Though the black sites and torture techniques were banned by Barack Obama in one of his first official acts as president, the Senate report discloses that the program faced strong internal opposition even within the Bush Administration. Indeed, some of the most hellish components were terminated on the apparent initiative of President Bush in the fall of 2006, more than two years before the transition to the new administration. Similarly, in the midst of packing up before departing Washington, the Bush Administration systematically rescinded almost all its torture-friendly legal opinions, recognizing that they had been widely ridiculed and were no longer politically tenable.
1 Bush had essentially given the agency carte blanche, first in the “Memorandum of Notification” he signed on September 17, 2001, and then again the next year, when the NSC approved the CIA’s request to use enhanced interrogation techniques. When it came to the details, however, Bush was largely kept in the dark until 2006. On April 8 of that year, he was finally briefed by the CIA on its current practices. Quoting from relevant CIA records, the report indicates that the president expressed some discomfort at the “image of a detainee, chained to the ceiling, clothed in a diaper, and forced to go to the bathroom on himself.”
Not surprisingly, Dick Cheney seems to have been the fons et origo of the program, and its most uncompromising defender. Cheney had no legal standing to approve the whole enterprise — he appears to have invoked the authority of the president without actually involving him.1 He also intervened personally and repeatedly to defend the program against internal critics, including John Helgerson, the CIA’s inspector general. Cheney demanded complete impunity for those who worked in the program: in his view, not even the torture and murder of an innocent person — such as Gul Rahman, who was allowed to freeze to death in the Salt Pit, a CIA holding pen north of Kabul — merited punishment of any sort. The interrogators were not criminals but patriots, seeking to avert another round of terrorist mayhem.
Still, not all the blame can be laid at Cheney’s door. The Department of Justice, too, proved all too eager to please its political masters, despite having initially rebuffed the agency’s quest for legal cover. Lawyers at the CIA, led by general counsel John Rizzo and Robert Eatinger, a chief attorney for the agency’s Counterterrorism Center, first lobbied for a “declination letter” — a pledge to indemnify certain criminal acts before they have been committed. This was refused on the grounds that the Justice Department could not openly appear to license crime. Only then did Rizzo and Eatinger attempt to demonstrate that the torture techniques were not, in fact, torture. This argument the DOJ was willing to confirm, in a remarkably credulous fashion, without making any attempt to verify the factual claims on which it rested — many of which turned out to be false.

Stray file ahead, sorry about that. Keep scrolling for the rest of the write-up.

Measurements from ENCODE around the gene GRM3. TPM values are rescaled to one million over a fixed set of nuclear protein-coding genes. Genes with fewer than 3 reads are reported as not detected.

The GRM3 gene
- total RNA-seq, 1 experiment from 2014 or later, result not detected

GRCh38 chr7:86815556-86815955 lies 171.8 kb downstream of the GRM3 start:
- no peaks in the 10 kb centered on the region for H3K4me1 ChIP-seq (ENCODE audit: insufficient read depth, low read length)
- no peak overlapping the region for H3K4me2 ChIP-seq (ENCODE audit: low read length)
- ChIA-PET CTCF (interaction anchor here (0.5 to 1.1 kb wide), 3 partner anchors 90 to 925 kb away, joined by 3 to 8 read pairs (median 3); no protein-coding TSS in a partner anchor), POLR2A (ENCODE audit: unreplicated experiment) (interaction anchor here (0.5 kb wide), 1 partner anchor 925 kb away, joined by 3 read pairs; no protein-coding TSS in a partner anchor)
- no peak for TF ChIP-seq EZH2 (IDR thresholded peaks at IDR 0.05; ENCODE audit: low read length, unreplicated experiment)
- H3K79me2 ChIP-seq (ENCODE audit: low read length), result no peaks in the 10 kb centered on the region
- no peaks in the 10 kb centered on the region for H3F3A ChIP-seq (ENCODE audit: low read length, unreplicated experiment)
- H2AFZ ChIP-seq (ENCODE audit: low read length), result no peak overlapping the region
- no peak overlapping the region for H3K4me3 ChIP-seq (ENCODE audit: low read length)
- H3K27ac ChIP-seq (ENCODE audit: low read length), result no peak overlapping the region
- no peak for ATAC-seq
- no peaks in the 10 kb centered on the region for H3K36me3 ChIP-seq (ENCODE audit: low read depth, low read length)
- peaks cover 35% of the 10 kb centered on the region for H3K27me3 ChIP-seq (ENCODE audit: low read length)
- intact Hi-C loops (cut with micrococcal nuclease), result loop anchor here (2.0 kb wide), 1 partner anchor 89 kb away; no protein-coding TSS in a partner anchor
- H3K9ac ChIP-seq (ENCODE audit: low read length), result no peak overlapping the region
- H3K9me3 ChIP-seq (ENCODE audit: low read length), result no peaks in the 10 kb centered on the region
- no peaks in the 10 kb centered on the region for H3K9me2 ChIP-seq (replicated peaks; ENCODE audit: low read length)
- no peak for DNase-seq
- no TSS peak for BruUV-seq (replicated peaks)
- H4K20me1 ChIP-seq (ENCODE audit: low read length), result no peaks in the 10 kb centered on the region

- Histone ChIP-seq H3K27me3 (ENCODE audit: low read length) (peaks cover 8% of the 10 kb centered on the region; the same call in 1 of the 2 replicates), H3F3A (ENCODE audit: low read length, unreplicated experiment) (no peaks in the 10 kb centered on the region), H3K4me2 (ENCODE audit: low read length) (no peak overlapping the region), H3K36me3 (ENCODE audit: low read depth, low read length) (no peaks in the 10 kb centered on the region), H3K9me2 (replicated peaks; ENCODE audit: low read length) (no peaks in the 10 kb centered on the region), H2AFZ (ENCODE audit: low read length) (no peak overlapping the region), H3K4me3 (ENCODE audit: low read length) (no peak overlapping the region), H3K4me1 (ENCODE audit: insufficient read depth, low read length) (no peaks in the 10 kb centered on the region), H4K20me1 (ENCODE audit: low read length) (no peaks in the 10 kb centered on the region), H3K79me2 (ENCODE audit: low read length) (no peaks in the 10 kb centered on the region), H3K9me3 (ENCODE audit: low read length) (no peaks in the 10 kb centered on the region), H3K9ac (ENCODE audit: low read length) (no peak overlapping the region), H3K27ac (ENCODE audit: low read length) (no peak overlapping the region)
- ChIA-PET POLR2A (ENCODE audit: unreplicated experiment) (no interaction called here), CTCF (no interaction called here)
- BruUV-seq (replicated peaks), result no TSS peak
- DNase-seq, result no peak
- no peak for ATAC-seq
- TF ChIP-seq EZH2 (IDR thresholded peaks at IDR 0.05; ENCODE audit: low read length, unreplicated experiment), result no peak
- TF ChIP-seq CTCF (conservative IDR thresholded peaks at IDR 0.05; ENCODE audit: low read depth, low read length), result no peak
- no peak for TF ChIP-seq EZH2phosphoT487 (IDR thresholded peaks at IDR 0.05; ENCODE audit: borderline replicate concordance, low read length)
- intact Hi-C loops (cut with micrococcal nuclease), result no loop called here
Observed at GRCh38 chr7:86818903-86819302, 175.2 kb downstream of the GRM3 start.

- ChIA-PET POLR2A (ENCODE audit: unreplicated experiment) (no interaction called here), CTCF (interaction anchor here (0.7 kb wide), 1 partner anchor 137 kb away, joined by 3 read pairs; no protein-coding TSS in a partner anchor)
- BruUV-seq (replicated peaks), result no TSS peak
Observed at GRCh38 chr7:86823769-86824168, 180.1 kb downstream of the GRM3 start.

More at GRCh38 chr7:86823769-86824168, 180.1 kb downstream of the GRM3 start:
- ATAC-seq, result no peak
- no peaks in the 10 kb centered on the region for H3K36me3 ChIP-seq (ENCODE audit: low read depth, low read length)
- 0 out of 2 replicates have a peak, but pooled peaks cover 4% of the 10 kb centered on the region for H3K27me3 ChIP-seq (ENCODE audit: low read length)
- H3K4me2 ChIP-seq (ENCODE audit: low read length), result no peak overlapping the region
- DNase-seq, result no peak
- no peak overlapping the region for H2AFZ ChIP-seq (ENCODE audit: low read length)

Following Obama’s election in 2008, Eric Holder, the new attorney general, resurrected the traditional view that waterboarding and several of the other techniques constituted torture and were therefore prohibited by law. However, the Obama DOJ continued to implement its predecessor’s playbook, immunizing all the participants in the torture program. The only person actually prosecuted was John Kiriakou, a CIA agent who had been audacious enough to reveal the Bush White House’s stamp of approval on the program and to identify two fellow agents linked to abuses.
It’s true that a special prosecutor named John Durham was appointed to investigate the most serious allegations of torture and abuse, including two cases of homicide that were clearly connected to CIA interrogations. But Durham was instructed that the agents accused of abuse could rely on the Bush-era DOJ opinions, now rescinded, that had legitimized waterboarding and other horrific techniques. The Senate report strongly suggests that Durham’s investigation was merely the final phase of an elaborate exercise in damage control. The Justice Department that appears in its pages resembles nothing so much as the CIA’s personal attorney, engaged not in law enforcement but in criminal-defense work.
And what of the State Department? The diplomatic and consular corps have historically provided support to intelligence agents, whom they tend to view with some measure of disdain. Indeed, the rivalry between the CIA and the State Department has been acute since 1947, when the agency was launched with the informal motto “Bigger than State by ’48.” The report reveals a relationship between Langley and Foggy Bottom that is, by any standard, humiliating to the diplomats. They are lied to at almost every turn. It is understood that State Department officials, and particularly Colin Powell, the Secretary of State, cannot be trusted with sensitive information about the program because they did not and would not support it. At one point, the report quotes an internal CIA email, which warns that “Powell would blow his stack if he were to be briefed on what’s been going on.” Meanwhile, Powell and his staffers were repeatedly herded onto the public stage to spread the agency’s lies, and to suffer embarrassment when those lies were exposed.